Eighty-three, sooner or later

by Danielle Navarro, 30 Sep 2019

[rape, alcoholism, self harm]


My hotel room in Johannesburg is hidden behind an electric fence and three electronically locked doors. The windows are barred and the lights are out. I’m only half sure how I got here. There was a flight, a train, and a winding drive through the dimly lit back streets. I’ve barely slept in days. I came in from Sydney, there was an interview in Melbourne before that, an open science workshop in Denmark before that. Somewhere in the middle was an introductory programming class, and I’ll need to assist in a Tidy Tools workshop when I return. I’ve forgotten what I’m even doing in Johannesburg. It’s a data visualisation workshop, I think, and a keynote for… something. I’ve lost track though. I’m so tired, I don’t understand what is happening and I have only the vaguest sense of where I am, except that I’m curled up in the darkness in the hotel bathroom, wrapped in a blanket, panicking and sobbing uncontrollably as intrusive, graphic thoughts of suicide and self mutilation wash over me, eroding the last reserves of self control I have. I wonder if this is what burnout feels like, I think to myself.


I don’t quite know where this story begins. I’ve struggled with depression and anxiety for as long as I can remember, so much so that they feel like an inalienable part of who I am. I started drinking heavily at age 12, or maybe 13. I can’t even remember why I started, and I often wonder how much my parents knew in the beginning. They probably worked out most of it by the time I was 15, when I had my first blackout, and was delivered unconscious to their doorstep. I do know that by that age I’d already fallen into the pattern of drinking to dull the anxiety, to hide my fear, and to mask the discomfort with what was happening to my body.

The cutting started later. I was 16, and in my first year of university, one of those “smart” kids who had been skipped ahead, and I didn’t handle it well. I’d started cutting myself almost the moment I’d started university, not for any interesting reason I suppose. In part, it was a cry for help. In part, it way to transform psychological pain into physical pain. The usual story, I guess. I can’t claim I was particularly special in this respect. I wasn’t very good at hiding it – not sure I tried very hard – and later that year I got caught. The university adminstrators threatened to expel me from the residential college where I was living unless I went to see a psychologist, who I dutifully lied to for about six months until everyone forgot about me.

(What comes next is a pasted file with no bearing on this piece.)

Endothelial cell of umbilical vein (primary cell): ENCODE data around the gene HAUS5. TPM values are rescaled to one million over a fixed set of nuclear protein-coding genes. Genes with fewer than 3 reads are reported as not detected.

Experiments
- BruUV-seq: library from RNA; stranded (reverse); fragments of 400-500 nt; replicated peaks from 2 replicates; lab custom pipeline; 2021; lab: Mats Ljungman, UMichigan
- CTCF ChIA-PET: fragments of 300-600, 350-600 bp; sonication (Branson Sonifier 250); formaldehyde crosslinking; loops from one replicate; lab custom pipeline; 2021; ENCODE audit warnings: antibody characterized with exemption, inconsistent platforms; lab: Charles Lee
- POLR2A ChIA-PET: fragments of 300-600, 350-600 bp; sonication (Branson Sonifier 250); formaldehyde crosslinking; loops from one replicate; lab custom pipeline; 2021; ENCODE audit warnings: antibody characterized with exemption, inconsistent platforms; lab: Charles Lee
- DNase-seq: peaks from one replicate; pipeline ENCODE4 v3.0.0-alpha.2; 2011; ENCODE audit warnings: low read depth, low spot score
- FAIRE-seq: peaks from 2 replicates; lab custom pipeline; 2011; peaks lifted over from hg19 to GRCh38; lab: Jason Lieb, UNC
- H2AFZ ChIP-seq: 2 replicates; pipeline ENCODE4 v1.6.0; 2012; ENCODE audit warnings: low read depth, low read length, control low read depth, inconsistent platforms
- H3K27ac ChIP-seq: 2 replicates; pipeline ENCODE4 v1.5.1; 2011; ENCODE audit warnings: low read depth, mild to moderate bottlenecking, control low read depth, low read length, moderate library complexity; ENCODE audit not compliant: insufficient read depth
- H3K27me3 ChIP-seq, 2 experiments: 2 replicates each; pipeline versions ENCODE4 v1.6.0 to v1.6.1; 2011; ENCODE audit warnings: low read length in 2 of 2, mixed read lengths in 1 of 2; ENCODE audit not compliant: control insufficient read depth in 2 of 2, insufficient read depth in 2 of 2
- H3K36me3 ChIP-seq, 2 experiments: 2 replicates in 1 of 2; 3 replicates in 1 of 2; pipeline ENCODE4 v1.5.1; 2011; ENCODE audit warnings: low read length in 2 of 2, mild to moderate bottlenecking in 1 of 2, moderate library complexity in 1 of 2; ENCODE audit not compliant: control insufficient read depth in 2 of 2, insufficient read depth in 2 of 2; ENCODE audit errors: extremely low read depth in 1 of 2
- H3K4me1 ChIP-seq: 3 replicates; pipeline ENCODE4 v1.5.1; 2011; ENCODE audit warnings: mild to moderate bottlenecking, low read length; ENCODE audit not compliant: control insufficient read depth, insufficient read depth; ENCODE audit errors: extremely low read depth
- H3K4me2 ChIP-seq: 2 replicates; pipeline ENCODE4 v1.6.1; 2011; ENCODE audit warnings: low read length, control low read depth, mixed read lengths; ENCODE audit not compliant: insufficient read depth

The unfortunate part is that when I did get caught it was the night of a college formal, and the administrator forced me to put on a suit and dance with the other students where they could keep an eye on me. I was assigned a chaperone, a minder to make sure I didn’t hurt myself again. It felt humiliating. I sometimes wonder if anyone else in the room knew what was happening. It felt to me like everyone knew, but I’ve since discovered that people are pretty oblivious.

It’s probably no coincidence that all this started with puberty, and got worse over time when all this sex business started. I struggled a long time to make sense of my sexuality. I never had any formal sex education classes – they were mandatory, but somehow with me skipping different years in different subjects it just got dropped for me – and I’d always been too embarrassed to talk to anyone about sex. Not that I imagine it would have helped. From what I’m told sex ed classes were pretty useless then.

Nothing made any sense to me. At times I’d be attracted to men, at other times I’d be attracted to women. I wondered if I was gay, but no-one I knew was out as gay and the stigma was pretty strong, and anyway I was too afraid of men to think much of the possibility. Gay men would sometimes hit on me at bars, and it was distressing to me, but not because I found them unattractive. In retrospect, my unease wasn’t at all mysterious: my distress had more to do with the fact that I had never consented to men feeling up my ass at the pool table. But it never occurred to me that my consent was actually important. I’d somehow learned all the right lessons about how men have to respect women’s consent, but no-one told me that I also had the right to say no. I guess I assumed I’d somehow sent them the wrong signal or something, and after a while I just stopped going to those kind of bars.